1. Dec 4, 2011

Narzu6425

I am trying to create a plinko launcher for my plinko board (as you would see in the price is right). I created a pinball type spring launcher and used a bell crank in order to change the horizontal force into a vertical force. I am using a 3.5in spring with a spring constant of 1.09lbs/in. I plan on having about 2 in of compression which results in a spring force of 9.697Newtons.

I want to ensure that the plinko will make it up the board and into its appropriate slots. I am having trouble coming up with right calculation in order to prove that the plinko puck (4oz or .2lb) will make it up the board. I also was wondering if anyone had any input of how to come up with the appropriate angle of the curve in order to ensure the plinko will make a smooth turn. Thank you all so much for your help.

2. Dec 4, 2011

Zula110100100

I would get the work done by the spring, and then that will give you the KE of the mass.

∫f(x)dx gives you the work done by the spring

I converted to metric and here is what I got

f(x) = 190.88x
so the integral is

∫0 - .0508 95.44x2
gave me ≈.246J

If it is launched vertically you should subtract gravity .89N(gravity on puck) * .0508m = .045J

.246 - .045 = .201J Which should be the KE of the puck when it leaves the spring.
If I did my math right that will only give you .23m(8.9in) of height. So depends on the height of your board, and if it contacts anything on the way up(slides up a slanted surface or anything) You should also subtract the work done by friction.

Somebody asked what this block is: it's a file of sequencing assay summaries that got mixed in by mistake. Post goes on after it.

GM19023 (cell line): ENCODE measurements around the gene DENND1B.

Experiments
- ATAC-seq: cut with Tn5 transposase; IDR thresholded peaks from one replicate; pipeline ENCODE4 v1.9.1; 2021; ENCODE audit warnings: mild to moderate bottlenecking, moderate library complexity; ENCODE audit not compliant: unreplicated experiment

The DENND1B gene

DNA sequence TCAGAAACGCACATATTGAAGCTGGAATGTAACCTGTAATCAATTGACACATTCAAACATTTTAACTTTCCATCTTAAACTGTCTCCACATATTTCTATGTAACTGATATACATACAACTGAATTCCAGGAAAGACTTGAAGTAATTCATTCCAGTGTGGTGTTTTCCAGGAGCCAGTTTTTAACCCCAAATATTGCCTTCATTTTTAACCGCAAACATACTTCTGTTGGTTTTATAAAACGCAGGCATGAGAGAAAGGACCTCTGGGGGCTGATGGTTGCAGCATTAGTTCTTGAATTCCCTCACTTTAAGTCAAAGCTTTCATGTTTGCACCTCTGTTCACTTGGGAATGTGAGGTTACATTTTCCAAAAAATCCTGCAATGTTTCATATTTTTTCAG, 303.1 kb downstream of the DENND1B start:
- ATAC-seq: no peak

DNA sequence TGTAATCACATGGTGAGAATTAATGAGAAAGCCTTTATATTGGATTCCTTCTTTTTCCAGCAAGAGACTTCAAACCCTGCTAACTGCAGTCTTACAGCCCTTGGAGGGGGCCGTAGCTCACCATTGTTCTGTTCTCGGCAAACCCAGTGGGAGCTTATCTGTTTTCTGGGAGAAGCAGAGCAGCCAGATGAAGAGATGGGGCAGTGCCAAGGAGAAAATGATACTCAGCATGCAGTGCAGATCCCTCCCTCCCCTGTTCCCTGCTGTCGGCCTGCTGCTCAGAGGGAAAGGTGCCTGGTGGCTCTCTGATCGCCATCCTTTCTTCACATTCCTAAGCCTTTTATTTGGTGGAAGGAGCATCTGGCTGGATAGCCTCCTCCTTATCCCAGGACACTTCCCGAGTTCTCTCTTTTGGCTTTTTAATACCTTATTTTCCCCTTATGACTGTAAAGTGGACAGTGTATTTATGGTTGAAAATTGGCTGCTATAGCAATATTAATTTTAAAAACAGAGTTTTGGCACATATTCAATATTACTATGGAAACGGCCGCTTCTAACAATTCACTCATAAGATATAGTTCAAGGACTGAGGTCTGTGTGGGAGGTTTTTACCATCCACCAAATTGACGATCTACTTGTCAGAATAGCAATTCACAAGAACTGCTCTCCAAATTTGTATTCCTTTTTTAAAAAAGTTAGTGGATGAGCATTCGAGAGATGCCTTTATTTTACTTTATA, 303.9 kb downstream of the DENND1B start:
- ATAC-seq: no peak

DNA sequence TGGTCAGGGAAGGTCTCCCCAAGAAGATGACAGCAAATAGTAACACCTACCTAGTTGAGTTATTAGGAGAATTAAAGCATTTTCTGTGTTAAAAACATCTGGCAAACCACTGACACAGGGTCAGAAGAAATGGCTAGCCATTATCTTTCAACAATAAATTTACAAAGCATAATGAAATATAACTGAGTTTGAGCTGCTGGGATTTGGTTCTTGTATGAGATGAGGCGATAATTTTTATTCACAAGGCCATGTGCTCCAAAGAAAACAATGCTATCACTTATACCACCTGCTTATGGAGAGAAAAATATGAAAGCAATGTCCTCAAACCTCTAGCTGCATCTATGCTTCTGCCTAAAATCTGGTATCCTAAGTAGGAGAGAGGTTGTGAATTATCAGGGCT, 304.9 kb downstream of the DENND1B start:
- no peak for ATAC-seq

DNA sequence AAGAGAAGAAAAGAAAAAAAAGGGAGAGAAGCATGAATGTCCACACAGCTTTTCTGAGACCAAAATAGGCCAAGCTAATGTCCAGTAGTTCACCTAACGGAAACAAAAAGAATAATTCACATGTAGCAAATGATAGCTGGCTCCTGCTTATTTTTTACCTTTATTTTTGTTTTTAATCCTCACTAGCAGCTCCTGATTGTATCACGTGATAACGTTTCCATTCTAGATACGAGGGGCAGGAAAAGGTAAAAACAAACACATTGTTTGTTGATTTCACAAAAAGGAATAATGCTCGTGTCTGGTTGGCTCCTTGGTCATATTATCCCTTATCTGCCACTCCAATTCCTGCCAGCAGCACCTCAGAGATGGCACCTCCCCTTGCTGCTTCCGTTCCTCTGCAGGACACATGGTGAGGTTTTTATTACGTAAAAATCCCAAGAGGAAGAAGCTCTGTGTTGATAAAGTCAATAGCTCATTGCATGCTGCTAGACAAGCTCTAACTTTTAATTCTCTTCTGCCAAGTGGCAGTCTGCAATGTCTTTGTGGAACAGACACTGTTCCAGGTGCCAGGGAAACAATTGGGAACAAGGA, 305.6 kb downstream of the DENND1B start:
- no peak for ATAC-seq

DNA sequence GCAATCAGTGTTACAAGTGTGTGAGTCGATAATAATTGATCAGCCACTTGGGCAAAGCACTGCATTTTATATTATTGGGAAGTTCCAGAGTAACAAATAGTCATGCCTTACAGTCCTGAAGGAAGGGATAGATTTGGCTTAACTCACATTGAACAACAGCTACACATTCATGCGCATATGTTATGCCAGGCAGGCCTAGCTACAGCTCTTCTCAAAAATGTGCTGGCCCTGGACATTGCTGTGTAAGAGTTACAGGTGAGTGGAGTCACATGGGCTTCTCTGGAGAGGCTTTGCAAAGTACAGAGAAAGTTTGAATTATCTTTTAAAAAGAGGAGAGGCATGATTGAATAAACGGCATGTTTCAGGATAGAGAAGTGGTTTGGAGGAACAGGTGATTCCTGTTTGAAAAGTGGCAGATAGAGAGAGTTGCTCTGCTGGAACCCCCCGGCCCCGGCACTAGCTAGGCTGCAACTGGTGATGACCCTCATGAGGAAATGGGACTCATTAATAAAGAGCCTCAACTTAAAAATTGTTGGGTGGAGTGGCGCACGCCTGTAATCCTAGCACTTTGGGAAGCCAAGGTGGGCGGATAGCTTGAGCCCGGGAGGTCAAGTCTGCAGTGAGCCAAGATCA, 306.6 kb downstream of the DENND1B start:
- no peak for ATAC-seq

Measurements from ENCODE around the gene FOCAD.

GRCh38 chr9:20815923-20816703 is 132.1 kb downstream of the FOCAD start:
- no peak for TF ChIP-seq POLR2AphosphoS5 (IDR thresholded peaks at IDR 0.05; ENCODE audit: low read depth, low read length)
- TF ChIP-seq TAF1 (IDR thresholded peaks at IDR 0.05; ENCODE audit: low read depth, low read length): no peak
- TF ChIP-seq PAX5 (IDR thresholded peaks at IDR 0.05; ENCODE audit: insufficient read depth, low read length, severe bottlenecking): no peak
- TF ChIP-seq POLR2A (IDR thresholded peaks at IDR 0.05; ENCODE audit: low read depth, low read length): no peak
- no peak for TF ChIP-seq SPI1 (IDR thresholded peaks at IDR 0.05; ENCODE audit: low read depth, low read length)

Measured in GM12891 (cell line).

3. Dec 5, 2011

Narzu6425

Thank you for the quick response! I am going to give this a shot and see what I can come up with.

I realized that I will need much more height than that so I think I am going to try a spring with a different K value. Unfortunately the launcher has too be place within tight constraints so I can't increase the x value for compression.

4. Dec 5, 2011

Narzu6425

One more quick question...Once i find my Kinetic energy how do I determine my maximum height?

Do I find the initial velocity first and then use gravity as a negative acceleration?

5. Dec 5, 2011

JHamm

Just find the potential energy in the spring before it is released,
$$PE = \frac{1}{2}kx^2$$
Where $k$ is the spring constant and $x$ is the distance it is compressed. This value is then equal to,
$$mg(h - \cos (\theta) \mu d)$$
With $m$ being the mass of the puck, $g$ being the gravitational force, $h$ being the height that it moves up, $\theta$ being the angle of any surface the puck moves against measured from the ground, $\mu$ being the constant of kinetic friction for the surface and the puck and $d$ being the distance it moves along this surface.

6. Dec 5, 2011

Narzu6425

Awesome, thank you! I was able to figure out my calculations from all of your help :)